When data is first submitted to the federal government, it goes through a “high-level” edit by the Education Data Exchange Network, which is supposed to check for major discrepancies, like school or district populations that change in a major way from year to year.

The data is then examined a second time by statisticians at the NCES, in partnership with the U.S. Census Bureau.

In the case of Nevada, Ms. Seastrom explained that the state submitted data for its schools and districts that went through the two-part clean-up process, and was told that data on one charter school needed to be fixed.

Instead of submitting data on that one school to the federal government, the state had to submit an entirely new data set, she said. But this time, there were additional errors. Somehow the first-level software did not pick up on the problems, and federal officials, under pressure to meet a deadline, didn’t check all the numbers again.

“Lesson learned: Unless you have a system where you can only change one variable, you need to check all the numbers,” Ms. Seastrom said. That problem appears to have affected six schools in Clark County, Nev., though only one made the U.S. News list.

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Programmers are working to trace the software error that didn’t pick up on the problem, Ms. Seastrom said. Additionally, the federal government is now planning to release data in three waves, to allow states to look it over for major problems. And it plans to check the data for the approximately 5,000 schools on the magazine’s list, which includes the top nationwide rankings, as well as rankings of schools in individual states, she said.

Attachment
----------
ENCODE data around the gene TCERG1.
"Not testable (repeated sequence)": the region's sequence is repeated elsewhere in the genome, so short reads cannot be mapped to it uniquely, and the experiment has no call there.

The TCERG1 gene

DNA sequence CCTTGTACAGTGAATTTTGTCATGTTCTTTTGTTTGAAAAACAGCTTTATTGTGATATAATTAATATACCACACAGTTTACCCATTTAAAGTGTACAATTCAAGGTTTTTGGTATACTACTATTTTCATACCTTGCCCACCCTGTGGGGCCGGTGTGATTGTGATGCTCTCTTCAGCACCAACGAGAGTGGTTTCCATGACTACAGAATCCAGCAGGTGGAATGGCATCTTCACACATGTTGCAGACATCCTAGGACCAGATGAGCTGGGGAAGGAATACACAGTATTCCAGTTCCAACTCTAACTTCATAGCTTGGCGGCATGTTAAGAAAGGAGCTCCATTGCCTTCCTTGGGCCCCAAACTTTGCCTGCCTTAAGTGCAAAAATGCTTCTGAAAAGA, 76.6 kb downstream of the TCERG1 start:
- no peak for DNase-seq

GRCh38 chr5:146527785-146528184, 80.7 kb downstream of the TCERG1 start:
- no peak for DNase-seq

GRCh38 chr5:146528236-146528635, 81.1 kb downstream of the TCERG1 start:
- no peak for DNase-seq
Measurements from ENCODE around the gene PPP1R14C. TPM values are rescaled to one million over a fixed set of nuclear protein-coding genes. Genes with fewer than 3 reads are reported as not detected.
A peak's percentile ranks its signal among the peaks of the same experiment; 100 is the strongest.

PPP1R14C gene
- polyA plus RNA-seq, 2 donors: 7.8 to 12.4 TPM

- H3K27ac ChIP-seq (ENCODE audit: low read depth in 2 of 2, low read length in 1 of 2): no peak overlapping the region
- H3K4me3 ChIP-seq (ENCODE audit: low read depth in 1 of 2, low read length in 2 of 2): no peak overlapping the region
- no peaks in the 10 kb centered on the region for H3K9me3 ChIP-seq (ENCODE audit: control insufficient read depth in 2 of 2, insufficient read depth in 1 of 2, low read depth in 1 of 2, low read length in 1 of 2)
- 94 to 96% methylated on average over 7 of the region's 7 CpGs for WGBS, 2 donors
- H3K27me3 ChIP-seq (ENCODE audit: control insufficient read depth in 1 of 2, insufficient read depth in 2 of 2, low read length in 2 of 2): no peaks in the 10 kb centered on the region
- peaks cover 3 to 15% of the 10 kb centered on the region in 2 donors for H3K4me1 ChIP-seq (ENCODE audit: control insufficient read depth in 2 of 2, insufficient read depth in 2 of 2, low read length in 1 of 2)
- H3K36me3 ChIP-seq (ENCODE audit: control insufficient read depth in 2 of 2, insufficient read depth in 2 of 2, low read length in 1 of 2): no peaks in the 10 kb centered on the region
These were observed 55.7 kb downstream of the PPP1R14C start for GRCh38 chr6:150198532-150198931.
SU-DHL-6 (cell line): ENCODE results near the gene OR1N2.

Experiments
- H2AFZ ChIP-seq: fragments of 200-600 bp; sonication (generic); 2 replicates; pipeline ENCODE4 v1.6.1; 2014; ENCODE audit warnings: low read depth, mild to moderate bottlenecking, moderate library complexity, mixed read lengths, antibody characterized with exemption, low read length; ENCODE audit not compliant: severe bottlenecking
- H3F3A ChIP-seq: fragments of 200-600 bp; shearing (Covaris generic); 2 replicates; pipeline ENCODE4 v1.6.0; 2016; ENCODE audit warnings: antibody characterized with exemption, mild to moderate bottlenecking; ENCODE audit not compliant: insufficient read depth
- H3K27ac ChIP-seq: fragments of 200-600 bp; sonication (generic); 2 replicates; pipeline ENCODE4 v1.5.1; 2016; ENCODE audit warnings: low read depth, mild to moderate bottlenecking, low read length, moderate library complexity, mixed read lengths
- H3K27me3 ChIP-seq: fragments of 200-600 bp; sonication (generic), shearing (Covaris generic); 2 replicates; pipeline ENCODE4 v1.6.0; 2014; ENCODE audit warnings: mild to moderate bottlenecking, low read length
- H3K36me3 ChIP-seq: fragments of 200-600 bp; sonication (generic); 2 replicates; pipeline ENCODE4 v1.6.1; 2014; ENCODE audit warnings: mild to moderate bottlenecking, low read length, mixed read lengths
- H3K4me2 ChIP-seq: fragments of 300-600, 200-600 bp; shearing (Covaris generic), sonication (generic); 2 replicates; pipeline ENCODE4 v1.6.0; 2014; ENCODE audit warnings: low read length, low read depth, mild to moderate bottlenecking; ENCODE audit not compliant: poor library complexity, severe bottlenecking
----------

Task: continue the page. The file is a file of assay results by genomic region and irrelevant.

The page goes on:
Many organizations rely on the Common Core of Data for educational policy research. However, Steven M. Glazerman, a senior fellow at Princeton, N.J.-based Mathematica Policy Research, said that the data set has recognized limitations.

Mathematica, which conducts in-depth social policy reports on behalf of the Education Department and others, typically collects its own information, Mr. Glazerman said. But hypothetically, for a report on urban districts, the organization might compare the information it gathers to all urban districts nationwide, using the Common Core of Data for that urban district average. Or, it might use the federal data set as a way to develop a pool of districts to study. For example, it might use the Common Core of Data to produce a list of districts with 20 or more elementary schools.

“That kind of data doesn’t tend to change a lot at the margins,” Mr. Glazerman said. “I would say there’s nothing surprising here if you routinely work with data. You have your antenna up for a certain amount of what we call ‘data slop.’ ”

In an “ambitious” project like U.S. News’ attempt to rank schools, which the magazine has been doing for the past four years, “small errors can really throw things off,” Mr. Glazerman said.